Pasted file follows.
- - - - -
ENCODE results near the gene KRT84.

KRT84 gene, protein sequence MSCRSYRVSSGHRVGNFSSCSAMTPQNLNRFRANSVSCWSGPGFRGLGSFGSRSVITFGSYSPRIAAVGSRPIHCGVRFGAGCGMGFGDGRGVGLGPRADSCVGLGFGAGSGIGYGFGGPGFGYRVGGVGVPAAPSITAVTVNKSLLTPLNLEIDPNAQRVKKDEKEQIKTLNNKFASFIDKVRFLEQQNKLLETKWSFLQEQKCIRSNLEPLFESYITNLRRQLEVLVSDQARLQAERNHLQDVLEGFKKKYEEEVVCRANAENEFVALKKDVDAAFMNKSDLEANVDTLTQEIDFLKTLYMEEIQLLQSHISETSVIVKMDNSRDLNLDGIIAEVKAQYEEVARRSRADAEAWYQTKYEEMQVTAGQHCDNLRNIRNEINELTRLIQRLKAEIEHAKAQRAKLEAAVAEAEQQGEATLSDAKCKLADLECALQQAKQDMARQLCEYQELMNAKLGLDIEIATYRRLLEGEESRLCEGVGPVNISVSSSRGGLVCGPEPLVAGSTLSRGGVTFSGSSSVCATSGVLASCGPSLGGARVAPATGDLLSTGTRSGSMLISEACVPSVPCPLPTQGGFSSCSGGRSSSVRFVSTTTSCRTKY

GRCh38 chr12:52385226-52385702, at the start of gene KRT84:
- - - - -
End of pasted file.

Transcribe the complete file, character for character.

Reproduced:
ENCODE results near the gene KRT84.

KRT84 gene, protein sequence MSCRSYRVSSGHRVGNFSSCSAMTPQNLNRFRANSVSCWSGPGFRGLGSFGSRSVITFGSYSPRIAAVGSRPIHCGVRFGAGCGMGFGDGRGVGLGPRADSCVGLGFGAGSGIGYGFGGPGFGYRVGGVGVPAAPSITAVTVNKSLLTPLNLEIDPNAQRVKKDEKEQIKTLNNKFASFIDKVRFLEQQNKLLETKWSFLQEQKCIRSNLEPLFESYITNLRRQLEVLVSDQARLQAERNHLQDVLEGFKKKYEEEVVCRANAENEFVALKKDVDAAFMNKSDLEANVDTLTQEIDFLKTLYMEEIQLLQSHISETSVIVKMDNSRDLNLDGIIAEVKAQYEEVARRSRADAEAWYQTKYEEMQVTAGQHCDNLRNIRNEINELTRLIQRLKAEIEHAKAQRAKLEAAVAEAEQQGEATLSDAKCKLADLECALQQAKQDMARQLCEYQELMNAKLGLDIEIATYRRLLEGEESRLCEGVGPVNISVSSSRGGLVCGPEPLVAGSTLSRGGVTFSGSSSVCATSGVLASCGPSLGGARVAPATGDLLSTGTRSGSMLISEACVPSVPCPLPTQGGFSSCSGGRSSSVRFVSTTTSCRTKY

GRCh38 chr12:52385226-52385702, at the start of gene KRT84: